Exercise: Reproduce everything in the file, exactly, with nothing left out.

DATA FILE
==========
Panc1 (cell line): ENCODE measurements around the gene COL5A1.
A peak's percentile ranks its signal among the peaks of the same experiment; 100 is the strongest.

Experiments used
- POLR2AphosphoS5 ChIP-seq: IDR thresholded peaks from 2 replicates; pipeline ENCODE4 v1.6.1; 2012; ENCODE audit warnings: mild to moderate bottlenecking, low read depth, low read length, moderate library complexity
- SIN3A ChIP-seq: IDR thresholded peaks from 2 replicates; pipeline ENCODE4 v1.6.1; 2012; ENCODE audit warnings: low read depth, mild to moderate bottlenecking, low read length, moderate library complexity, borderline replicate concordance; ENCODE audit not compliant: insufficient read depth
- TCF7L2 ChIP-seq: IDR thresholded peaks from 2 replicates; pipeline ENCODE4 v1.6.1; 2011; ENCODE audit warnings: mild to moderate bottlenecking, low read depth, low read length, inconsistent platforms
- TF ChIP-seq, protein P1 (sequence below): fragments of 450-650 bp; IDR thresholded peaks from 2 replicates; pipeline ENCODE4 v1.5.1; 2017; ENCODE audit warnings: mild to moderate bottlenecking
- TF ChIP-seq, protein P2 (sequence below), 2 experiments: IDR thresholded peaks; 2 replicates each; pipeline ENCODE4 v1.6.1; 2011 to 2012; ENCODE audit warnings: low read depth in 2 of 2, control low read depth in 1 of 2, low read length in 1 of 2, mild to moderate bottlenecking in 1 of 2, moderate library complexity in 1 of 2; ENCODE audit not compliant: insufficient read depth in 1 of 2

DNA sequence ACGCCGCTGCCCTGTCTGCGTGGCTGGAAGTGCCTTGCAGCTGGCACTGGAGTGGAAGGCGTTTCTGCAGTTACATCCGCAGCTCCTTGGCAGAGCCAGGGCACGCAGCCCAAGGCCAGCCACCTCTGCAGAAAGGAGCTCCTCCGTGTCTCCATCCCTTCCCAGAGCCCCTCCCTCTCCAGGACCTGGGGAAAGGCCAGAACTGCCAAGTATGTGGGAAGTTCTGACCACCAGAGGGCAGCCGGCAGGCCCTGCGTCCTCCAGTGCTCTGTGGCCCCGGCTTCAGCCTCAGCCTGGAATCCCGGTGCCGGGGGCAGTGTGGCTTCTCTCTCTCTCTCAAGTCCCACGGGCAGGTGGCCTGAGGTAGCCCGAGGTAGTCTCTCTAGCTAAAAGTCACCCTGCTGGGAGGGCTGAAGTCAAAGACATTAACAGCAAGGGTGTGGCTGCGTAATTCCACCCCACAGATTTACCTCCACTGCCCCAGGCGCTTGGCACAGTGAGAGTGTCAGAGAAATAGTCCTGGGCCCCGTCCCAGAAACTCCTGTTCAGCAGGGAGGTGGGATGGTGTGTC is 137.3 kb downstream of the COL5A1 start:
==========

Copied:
Panc1 (cell line): ENCODE measurements around the gene COL5A1.
A peak's percentile ranks its signal among the peaks of the same experiment; 100 is the strongest.

Experiments used
- POLR2AphosphoS5 ChIP-seq: IDR thresholded peaks from 2 replicates; pipeline ENCODE4 v1.6.1; 2012; ENCODE audit warnings: mild to moderate bottlenecking, low read depth, low read length, moderate library complexity
- SIN3A ChIP-seq: IDR thresholded peaks from 2 replicates; pipeline ENCODE4 v1.6.1; 2012; ENCODE audit warnings: low read depth, mild to moderate bottlenecking, low read length, moderate library complexity, borderline replicate concordance; ENCODE audit not compliant: insufficient read depth
- TCF7L2 ChIP-seq: IDR thresholded peaks from 2 replicates; pipeline ENCODE4 v1.6.1; 2011; ENCODE audit warnings: mild to moderate bottlenecking, low read depth, low read length, inconsistent platforms
- TF ChIP-seq, protein P1 (sequence below): fragments of 450-650 bp; IDR thresholded peaks from 2 replicates; pipeline ENCODE4 v1.5.1; 2017; ENCODE audit warnings: mild to moderate bottlenecking
- TF ChIP-seq, protein P2 (sequence below), 2 experiments: IDR thresholded peaks; 2 replicates each; pipeline ENCODE4 v1.6.1; 2011 to 2012; ENCODE audit warnings: low read depth in 2 of 2, control low read depth in 1 of 2, low read length in 1 of 2, mild to moderate bottlenecking in 1 of 2, moderate library complexity in 1 of 2; ENCODE audit not compliant: insufficient read depth in 1 of 2

DNA sequence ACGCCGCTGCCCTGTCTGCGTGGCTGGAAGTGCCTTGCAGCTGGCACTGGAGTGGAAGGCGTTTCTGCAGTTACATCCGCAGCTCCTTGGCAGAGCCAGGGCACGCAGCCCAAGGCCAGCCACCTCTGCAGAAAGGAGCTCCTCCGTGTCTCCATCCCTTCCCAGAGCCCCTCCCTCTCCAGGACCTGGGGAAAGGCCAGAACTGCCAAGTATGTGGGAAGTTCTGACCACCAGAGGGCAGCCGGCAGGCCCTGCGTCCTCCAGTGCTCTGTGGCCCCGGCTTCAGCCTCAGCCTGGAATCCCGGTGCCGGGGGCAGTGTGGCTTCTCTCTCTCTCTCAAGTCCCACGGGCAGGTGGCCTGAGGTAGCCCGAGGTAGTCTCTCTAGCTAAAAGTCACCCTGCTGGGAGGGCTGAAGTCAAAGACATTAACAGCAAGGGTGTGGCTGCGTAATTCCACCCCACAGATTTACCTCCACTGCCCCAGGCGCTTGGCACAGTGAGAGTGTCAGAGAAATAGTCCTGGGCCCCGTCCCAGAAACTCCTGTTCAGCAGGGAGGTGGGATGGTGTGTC is 137.3 kb downstream of the COL5A1 start: